During his thirty years at Meredith Corporation, James Autry was known as one of the most respected magazine executives in America, overseeing a $500 million operation with over 900 employees. “Leadership,” Autry was known to say, “is a largely a matter of love. Or if you’re uncomfortable with that word, call it caring, because good leadership involves caring for people, not manipulating them.”
Caring for people is not a fad. It’s a tried, true, and timeless principle that will always be a part of great leadership. James Autry had it right and in today’s increasingly complex, demanding, and changing world, it’s never been more true. In a position of leadership – whether executive, manager, supervisor, school principal, board chair, or parent – you are asked to hold a group of people that you serve in trust. However, having a title does not make you a leader. Holding a position of leadership is like having a driver’s license. Just because you have one doesn’t make you a good one. One measure of a leader is the capacity to influence, but another is the direction of that influence. Is the leader influencing others towards a goal worth pursuing? Leaders who influence are leaders who care – about their people, about the work they do, and about the difference they make.
Here’s what I believe it takes be a caring leader:
1. A Decision. Caring is a decision. It’s not an emotion. You can decide to care about someone. If you care enough to look deep enough, you will find a reason to care. You can’t always control how you feel about other people, but you can certainly control how you behave toward others. Caring is not how you feel; caring is how you act. Caring is not a noun; it’s a verb. It’s leadership in action. The eminent NFL football coach, Vince Lombardi, said, “You don’t have to like your players and associates, but as leaders, you are called upon to love.”
2. Discipline. Almost everything humanly expressed beautifully in the world – a musical piece, a work of art, an athletic performance, or successful business venture – is manifested through discipline. The art of caring leadership is no different. Being disciplined about care means intentionally setting aside uninterrupted time to be present for people – in your office, in their office, on the plant floor. I’m not a fan of an “open door” policy for leaders. What I do like is structured office hours when employees know you will be there for them and with them. It takes discipline to carve out the time to show you care. The effort required to a build a discipline of paying attention and extending yourself for others takes work, but it’s worth it. Caring in this way is filled with rewards since having someone listen to them and acknowledge their story rewards everyone. The renowned business philosopher, Jim Rohn, once said, “for every disciplined effort, there is a multiple reward.”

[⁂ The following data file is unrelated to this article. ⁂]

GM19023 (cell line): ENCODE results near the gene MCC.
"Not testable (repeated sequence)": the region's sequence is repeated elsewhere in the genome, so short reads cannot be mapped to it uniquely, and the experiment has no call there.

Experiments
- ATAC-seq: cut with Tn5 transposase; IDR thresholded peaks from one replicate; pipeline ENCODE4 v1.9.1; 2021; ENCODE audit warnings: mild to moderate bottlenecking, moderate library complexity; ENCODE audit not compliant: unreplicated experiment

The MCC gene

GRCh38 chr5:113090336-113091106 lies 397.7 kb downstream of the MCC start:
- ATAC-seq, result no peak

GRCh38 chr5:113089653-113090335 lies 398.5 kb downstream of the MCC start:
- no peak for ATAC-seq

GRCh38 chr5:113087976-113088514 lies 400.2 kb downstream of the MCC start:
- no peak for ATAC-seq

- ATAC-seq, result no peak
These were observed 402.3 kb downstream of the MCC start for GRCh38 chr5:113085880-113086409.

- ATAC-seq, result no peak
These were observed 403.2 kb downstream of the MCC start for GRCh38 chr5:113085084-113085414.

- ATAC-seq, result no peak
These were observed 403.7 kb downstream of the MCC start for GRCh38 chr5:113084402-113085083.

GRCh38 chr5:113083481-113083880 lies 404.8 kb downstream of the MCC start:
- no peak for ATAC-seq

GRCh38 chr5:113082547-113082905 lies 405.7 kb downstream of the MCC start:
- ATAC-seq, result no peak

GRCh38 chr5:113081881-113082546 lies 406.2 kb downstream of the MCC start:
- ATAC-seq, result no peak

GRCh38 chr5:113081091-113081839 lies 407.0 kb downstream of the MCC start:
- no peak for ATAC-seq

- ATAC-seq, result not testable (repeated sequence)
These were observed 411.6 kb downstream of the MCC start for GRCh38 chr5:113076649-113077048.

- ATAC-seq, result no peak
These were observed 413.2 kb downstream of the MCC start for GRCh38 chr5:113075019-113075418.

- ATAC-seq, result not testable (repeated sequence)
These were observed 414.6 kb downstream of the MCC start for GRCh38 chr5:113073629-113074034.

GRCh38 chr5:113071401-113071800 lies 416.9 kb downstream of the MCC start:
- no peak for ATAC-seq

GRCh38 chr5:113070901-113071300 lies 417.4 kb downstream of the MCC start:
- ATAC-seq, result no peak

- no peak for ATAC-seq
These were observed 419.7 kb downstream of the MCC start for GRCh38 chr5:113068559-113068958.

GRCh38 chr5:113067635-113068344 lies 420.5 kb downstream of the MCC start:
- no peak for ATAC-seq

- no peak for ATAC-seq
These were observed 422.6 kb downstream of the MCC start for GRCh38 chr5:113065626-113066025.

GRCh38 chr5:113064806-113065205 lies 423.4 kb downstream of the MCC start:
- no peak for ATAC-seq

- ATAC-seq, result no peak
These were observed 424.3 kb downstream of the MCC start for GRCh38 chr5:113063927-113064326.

3. Space. So just what do you do in that disciplined time that you have set aside? You turn off the computer and the cell phone and anything else that can be an interruption, and you give people your full attention. You create an uninterrupted space that makes it safe to be open and honest. You can create a space in your office or you can create a space in their world. Creating space means making the workplace safe to do their work, to make mistakes, and to be who they are. Space is where the real work of leadership is done – sharing the vision, the beliefs, the values – and how all this relates to where the organization is headed and where the employee is needed.
4. Kindness. Leadership is about producing results, but caring leadership involves being committed to people’s growth as you produce results together. Willingness to feel the pain of another’s journey and accepting without equivocation a person’s failings provides a sense that “we are in this together”. Kindness means expressing genuine concern through knowing the name, the interests, and the values of every person held in trust to you. Kindness means expressing appreciation, offering a word of encouragement, or catching people doing things right. George Washington Carver said, “Be kind to others. How far you go in life depends upon your being tender with the young, compassionate with the aged, sympathetic with the striving, tolerant of the weak and the strong. Because someday in your life, you will have been all of these.”